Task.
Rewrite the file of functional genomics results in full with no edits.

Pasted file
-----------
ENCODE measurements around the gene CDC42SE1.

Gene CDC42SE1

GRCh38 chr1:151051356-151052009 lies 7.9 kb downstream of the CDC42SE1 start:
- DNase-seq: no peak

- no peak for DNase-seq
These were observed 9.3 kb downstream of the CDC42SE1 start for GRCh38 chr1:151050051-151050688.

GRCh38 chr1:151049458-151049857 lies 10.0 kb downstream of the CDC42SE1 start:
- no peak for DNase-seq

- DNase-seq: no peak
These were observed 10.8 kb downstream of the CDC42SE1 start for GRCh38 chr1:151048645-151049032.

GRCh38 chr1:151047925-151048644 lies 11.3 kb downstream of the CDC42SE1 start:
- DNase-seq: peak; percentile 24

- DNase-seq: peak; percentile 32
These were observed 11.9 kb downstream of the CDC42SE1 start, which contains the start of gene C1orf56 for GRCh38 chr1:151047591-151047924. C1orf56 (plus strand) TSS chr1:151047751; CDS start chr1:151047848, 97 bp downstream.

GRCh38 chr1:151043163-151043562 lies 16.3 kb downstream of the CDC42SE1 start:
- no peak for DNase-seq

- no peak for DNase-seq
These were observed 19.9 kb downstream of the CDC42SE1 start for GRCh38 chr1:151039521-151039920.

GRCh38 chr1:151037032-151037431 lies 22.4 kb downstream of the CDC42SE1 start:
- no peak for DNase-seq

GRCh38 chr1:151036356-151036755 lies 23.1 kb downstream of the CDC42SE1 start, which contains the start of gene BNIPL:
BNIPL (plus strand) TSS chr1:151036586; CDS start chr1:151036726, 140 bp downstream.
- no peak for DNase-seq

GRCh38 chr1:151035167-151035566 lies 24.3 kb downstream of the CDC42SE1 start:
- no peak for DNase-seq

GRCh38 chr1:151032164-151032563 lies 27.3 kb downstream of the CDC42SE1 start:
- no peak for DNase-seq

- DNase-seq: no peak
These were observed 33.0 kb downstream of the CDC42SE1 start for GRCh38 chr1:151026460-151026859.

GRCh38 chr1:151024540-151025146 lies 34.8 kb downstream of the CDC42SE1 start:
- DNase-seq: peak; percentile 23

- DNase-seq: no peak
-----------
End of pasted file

ENCODE measurements around the gene CDC42SE1.

Gene CDC42SE1

GRCh38 chr1:151051356-151052009 lies 7.9 kb downstream of the CDC42SE1 start:
- DNase-seq: no peak

- no peak for DNase-seq
These were observed 9.3 kb downstream of the CDC42SE1 start for GRCh38 chr1:151050051-151050688.

GRCh38 chr1:151049458-151049857 lies 10.0 kb downstream of the CDC42SE1 start:
- no peak for DNase-seq

- DNase-seq: no peak
These were observed 10.8 kb downstream of the CDC42SE1 start for GRCh38 chr1:151048645-151049032.

GRCh38 chr1:151047925-151048644 lies 11.3 kb downstream of the CDC42SE1 start:
- DNase-seq: peak; percentile 24

- DNase-seq: peak; percentile 32
These were observed 11.9 kb downstream of the CDC42SE1 start, which contains the start of gene C1orf56 for GRCh38 chr1:151047591-151047924. C1orf56 (plus strand) TSS chr1:151047751; CDS start chr1:151047848, 97 bp downstream.

GRCh38 chr1:151043163-151043562 lies 16.3 kb downstream of the CDC42SE1 start:
- no peak for DNase-seq

- no peak for DNase-seq
These were observed 19.9 kb downstream of the CDC42SE1 start for GRCh38 chr1:151039521-151039920.

GRCh38 chr1:151037032-151037431 lies 22.4 kb downstream of the CDC42SE1 start:
- no peak for DNase-seq

GRCh38 chr1:151036356-151036755 lies 23.1 kb downstream of the CDC42SE1 start, which contains the start of gene BNIPL:
BNIPL (plus strand) TSS chr1:151036586; CDS start chr1:151036726, 140 bp downstream.
- no peak for DNase-seq

GRCh38 chr1:151035167-151035566 lies 24.3 kb downstream of the CDC42SE1 start:
- no peak for DNase-seq

GRCh38 chr1:151032164-151032563 lies 27.3 kb downstream of the CDC42SE1 start:
- no peak for DNase-seq

- DNase-seq: no peak
These were observed 33.0 kb downstream of the CDC42SE1 start for GRCh38 chr1:151026460-151026859.

GRCh38 chr1:151024540-151025146 lies 34.8 kb downstream of the CDC42SE1 start:
- DNase-seq: peak; percentile 23

- DNase-seq: no peak